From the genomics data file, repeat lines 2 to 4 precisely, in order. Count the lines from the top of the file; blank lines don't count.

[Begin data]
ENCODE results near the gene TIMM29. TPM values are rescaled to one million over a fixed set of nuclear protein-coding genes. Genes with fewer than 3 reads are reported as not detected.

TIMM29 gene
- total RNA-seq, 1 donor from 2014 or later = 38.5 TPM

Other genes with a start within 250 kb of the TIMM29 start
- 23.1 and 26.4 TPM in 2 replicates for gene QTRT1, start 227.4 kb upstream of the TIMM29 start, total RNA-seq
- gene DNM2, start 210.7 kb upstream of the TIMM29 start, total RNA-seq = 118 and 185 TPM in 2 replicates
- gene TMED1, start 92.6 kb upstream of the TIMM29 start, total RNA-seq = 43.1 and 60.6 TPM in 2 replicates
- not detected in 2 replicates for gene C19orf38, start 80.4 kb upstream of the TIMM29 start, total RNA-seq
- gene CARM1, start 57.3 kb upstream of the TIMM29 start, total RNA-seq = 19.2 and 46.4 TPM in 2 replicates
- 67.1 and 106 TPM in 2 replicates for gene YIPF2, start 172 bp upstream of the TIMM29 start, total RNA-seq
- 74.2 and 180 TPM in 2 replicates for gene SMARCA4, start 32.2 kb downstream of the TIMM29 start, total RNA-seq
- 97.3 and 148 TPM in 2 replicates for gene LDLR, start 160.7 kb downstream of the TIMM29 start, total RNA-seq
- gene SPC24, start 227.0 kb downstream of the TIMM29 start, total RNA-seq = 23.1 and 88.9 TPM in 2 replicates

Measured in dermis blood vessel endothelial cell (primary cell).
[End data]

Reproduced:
TIMM29 gene
- total RNA-seq, 1 donor from 2014 or later = 38.5 TPM

Other genes with a start within 250 kb of the TIMM29 start